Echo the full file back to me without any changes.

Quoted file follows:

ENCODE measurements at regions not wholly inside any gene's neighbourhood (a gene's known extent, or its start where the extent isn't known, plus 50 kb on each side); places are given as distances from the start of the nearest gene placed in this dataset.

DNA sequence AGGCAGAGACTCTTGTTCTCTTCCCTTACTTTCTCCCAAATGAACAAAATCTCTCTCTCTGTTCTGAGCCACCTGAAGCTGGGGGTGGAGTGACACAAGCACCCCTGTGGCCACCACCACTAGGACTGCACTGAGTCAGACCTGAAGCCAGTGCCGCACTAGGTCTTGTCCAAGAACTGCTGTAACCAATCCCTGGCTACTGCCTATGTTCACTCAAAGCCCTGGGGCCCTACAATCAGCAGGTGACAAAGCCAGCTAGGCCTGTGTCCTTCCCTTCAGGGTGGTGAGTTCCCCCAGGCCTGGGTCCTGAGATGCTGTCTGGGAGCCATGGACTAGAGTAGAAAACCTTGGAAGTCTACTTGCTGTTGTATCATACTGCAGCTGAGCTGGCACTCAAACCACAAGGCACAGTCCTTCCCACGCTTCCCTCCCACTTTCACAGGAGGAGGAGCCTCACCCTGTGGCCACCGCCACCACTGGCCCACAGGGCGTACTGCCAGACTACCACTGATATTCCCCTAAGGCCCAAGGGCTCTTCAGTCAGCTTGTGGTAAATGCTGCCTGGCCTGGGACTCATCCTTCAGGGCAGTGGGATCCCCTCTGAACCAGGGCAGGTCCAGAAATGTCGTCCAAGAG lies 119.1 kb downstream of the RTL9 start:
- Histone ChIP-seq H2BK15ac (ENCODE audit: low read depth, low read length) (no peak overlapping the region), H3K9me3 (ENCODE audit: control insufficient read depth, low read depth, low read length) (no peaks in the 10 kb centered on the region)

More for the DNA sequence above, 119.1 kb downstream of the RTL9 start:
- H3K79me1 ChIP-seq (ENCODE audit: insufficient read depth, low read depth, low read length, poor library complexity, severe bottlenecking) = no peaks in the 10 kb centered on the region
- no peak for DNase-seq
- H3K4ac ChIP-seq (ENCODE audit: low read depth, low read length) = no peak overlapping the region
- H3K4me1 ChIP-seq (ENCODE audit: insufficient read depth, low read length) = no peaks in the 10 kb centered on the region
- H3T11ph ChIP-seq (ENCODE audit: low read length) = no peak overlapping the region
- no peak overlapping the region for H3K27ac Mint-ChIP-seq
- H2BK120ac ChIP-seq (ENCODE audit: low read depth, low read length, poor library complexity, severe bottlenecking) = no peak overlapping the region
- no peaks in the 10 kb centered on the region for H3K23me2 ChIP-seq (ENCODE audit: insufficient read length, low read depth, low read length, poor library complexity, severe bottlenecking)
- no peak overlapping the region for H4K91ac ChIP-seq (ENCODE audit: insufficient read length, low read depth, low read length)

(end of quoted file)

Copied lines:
ENCODE measurements at regions not wholly inside any gene's neighbourhood (a gene's known extent, or its start where the extent isn't known, plus 50 kb on each side); places are given as distances from the start of the nearest gene placed in this dataset.

DNA sequence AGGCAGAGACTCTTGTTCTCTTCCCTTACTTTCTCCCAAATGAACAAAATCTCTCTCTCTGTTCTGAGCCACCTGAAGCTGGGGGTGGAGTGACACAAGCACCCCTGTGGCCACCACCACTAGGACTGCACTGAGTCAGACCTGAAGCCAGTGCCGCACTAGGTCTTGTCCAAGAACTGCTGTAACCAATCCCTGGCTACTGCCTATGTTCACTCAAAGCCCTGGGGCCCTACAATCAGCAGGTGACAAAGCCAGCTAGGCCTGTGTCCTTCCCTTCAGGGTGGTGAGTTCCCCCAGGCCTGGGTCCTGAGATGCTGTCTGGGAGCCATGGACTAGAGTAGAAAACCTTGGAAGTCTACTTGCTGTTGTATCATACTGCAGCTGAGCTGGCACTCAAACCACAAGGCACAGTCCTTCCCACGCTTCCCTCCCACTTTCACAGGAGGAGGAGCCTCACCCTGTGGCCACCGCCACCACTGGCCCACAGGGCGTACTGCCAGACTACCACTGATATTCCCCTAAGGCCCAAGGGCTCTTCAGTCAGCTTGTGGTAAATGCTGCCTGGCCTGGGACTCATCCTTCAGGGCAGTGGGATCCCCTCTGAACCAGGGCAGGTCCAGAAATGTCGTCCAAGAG lies 119.1 kb downstream of the RTL9 start:
- Histone ChIP-seq H2BK15ac (ENCODE audit: low read depth, low read length) (no peak overlapping the region), H3K9me3 (ENCODE audit: control insufficient read depth, low read depth, low read length) (no peaks in the 10 kb centered on the region)

More for the DNA sequence above, 119.1 kb downstream of the RTL9 start:
- H3K79me1 ChIP-seq (ENCODE audit: insufficient read depth, low read depth, low read length, poor library complexity, severe bottlenecking) = no peaks in the 10 kb centered on the region
- no peak for DNase-seq
- H3K4ac ChIP-seq (ENCODE audit: low read depth, low read length) = no peak overlapping the region
- H3K4me1 ChIP-seq (ENCODE audit: insufficient read depth, low read length) = no peaks in the 10 kb centered on the region
- H3T11ph ChIP-seq (ENCODE audit: low read length) = no peak overlapping the region
- no peak overlapping the region for H3K27ac Mint-ChIP-seq
- H2BK120ac ChIP-seq (ENCODE audit: low read depth, low read length, poor library complexity, severe bottlenecking) = no peak overlapping the region
- no peaks in the 10 kb centered on the region for H3K23me2 ChIP-seq (ENCODE audit: insufficient read length, low read depth, low read length, poor library complexity, severe bottlenecking)
- no peak overlapping the region for H4K91ac ChIP-seq (ENCODE audit: insufficient read length, low read depth, low read length)